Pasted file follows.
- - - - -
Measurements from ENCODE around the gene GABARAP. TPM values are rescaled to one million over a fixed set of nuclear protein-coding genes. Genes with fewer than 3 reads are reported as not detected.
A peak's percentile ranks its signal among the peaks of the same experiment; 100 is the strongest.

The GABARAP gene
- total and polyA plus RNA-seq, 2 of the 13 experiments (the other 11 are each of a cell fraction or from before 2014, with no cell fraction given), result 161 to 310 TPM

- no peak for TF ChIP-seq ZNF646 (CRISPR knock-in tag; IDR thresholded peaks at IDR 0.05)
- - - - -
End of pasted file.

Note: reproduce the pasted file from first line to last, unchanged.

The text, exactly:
Measurements from ENCODE around the gene GABARAP. TPM values are rescaled to one million over a fixed set of nuclear protein-coding genes. Genes with fewer than 3 reads are reported as not detected.
A peak's percentile ranks its signal among the peaks of the same experiment; 100 is the strongest.

The GABARAP gene
- total and polyA plus RNA-seq, 2 of the 13 experiments (the other 11 are each of a cell fraction or from before 2014, with no cell fraction given), result 161 to 310 TPM

- no peak for TF ChIP-seq ZNF646 (CRISPR knock-in tag; IDR thresholded peaks at IDR 0.05)